And if you want a more intense experience, there’s a Club model of the RF, and it features a more aggressive suspension tune and limited slip diff. Decide your mission and choose your weapon.

When you  go al fresco, tap a button on the dash, and 13 seconds later you have open-air driving. It’s interesting though, with those sail panels up, you don’t have the immersive, surrounded-by-nature feeling that the roadster has with the top down. It feels snugger – and a little more secure.

At higher freeway speeds, the topless RF may actually be noisier than the top down convertible as air gets whipped around the cabin. We’d rather be on smaller, curvy roads enjoying the Miata’s drive than the super-slab anyway. Or put the top up, and cruise in comfort. Decide your level of fresh air and choose your model.

How much to put a roof over my head?

Well, a quick apples-to-apples says that the Miata RF Club starts at $31,910. The convertible Miata Club, $29,155. Our Grand Touring RF started at $32,750. A convertible Grand Touring $30,195.

Our tester also had the Soul Red Crystal Metallic ($595), the Appearance Package ($1,550), and Interior Package ($425) for a grand total of $36, 215 including destination fee.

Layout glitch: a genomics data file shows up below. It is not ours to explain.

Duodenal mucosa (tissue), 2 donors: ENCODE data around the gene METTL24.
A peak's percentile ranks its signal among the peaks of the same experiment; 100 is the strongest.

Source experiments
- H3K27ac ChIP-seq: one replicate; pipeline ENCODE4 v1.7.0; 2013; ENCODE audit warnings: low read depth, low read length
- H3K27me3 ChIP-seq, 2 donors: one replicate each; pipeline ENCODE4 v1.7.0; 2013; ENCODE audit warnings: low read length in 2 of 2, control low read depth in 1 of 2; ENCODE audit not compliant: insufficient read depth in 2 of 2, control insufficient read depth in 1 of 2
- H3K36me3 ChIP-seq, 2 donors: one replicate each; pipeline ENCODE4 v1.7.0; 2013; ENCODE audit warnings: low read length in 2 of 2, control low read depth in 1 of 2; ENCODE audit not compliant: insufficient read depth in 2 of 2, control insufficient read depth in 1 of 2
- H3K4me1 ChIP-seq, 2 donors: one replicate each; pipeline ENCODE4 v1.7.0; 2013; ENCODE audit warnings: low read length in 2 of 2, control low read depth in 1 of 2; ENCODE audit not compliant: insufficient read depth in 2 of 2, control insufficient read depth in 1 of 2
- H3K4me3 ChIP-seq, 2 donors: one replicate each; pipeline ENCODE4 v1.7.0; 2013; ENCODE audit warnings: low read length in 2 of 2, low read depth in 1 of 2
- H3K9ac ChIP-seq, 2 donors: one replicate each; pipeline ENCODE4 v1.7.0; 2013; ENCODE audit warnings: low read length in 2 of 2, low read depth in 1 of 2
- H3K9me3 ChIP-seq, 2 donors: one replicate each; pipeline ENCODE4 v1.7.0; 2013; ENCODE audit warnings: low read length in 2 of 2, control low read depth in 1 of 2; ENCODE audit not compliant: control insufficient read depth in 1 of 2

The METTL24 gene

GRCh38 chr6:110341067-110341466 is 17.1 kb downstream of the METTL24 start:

Competitors are few and far between. Subaru’s BRZ ts is $34,355. Toyota’s sibling 86 Black Edition $28,585. Both also excel at that lightweight sporting drive, but no convertible. Not even a sunroof is available. A 370Z Sport Touring Coupe is $38,090. No sunroof here either, but there is a Sport Touring Roadster – but you’ll need deep pockets at $49,400.

None of these offer the unique combination of coupe and convertible driving in one vehicle. The real competitor for the RF ultimately, is the Miata convertible. And we think that comes down to how much of a traditionalist you are – pure sports car, go for convert. For those who want something a little different, a little special, and perhaps a little more livable in the day-to-day, the RF would tempt us away.

The RF is a welcome member of the infinitely-enjoyable Miata family.

All fantastic sports cars, and with the RF, a special vehicle that adds an extra dash of panache. 

 

About The Author

Ben Lewis grew up in Chicago, and after spending his formative years driving sideways in the winter – often intentionally – moved to sunny Southern California. He now enjoys sunny weather year-round -- whether it is autocross driving, aerobatics, or learning to surf.